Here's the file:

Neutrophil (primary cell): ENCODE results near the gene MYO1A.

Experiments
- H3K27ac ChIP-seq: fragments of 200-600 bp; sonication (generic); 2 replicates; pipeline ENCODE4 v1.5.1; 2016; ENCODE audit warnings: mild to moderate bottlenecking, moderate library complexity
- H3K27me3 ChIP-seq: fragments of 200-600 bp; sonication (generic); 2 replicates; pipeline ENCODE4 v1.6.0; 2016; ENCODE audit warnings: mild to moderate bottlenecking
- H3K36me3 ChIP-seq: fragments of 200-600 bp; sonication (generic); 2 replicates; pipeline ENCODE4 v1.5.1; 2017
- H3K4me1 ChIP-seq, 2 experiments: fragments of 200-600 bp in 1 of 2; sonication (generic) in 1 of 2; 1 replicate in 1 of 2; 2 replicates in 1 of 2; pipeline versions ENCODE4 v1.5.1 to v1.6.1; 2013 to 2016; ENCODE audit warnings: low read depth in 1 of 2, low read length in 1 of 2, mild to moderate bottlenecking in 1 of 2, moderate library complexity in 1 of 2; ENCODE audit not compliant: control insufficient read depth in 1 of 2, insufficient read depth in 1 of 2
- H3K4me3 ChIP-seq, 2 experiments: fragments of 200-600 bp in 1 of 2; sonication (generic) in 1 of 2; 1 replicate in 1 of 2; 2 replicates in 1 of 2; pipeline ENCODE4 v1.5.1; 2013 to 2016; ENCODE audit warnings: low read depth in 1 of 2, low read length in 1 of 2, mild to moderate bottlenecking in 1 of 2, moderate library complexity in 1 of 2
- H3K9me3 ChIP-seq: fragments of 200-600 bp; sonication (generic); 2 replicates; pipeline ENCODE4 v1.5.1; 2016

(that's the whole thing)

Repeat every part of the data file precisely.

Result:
Neutrophil (primary cell): ENCODE results near the gene MYO1A.

Experiments
- H3K27ac ChIP-seq: fragments of 200-600 bp; sonication (generic); 2 replicates; pipeline ENCODE4 v1.5.1; 2016; ENCODE audit warnings: mild to moderate bottlenecking, moderate library complexity
- H3K27me3 ChIP-seq: fragments of 200-600 bp; sonication (generic); 2 replicates; pipeline ENCODE4 v1.6.0; 2016; ENCODE audit warnings: mild to moderate bottlenecking
- H3K36me3 ChIP-seq: fragments of 200-600 bp; sonication (generic); 2 replicates; pipeline ENCODE4 v1.5.1; 2017
- H3K4me1 ChIP-seq, 2 experiments: fragments of 200-600 bp in 1 of 2; sonication (generic) in 1 of 2; 1 replicate in 1 of 2; 2 replicates in 1 of 2; pipeline versions ENCODE4 v1.5.1 to v1.6.1; 2013 to 2016; ENCODE audit warnings: low read depth in 1 of 2, low read length in 1 of 2, mild to moderate bottlenecking in 1 of 2, moderate library complexity in 1 of 2; ENCODE audit not compliant: control insufficient read depth in 1 of 2, insufficient read depth in 1 of 2
- H3K4me3 ChIP-seq, 2 experiments: fragments of 200-600 bp in 1 of 2; sonication (generic) in 1 of 2; 1 replicate in 1 of 2; 2 replicates in 1 of 2; pipeline ENCODE4 v1.5.1; 2013 to 2016; ENCODE audit warnings: low read depth in 1 of 2, low read length in 1 of 2, mild to moderate bottlenecking in 1 of 2, moderate library complexity in 1 of 2
- H3K9me3 ChIP-seq: fragments of 200-600 bp; sonication (generic); 2 replicates; pipeline ENCODE4 v1.5.1; 2016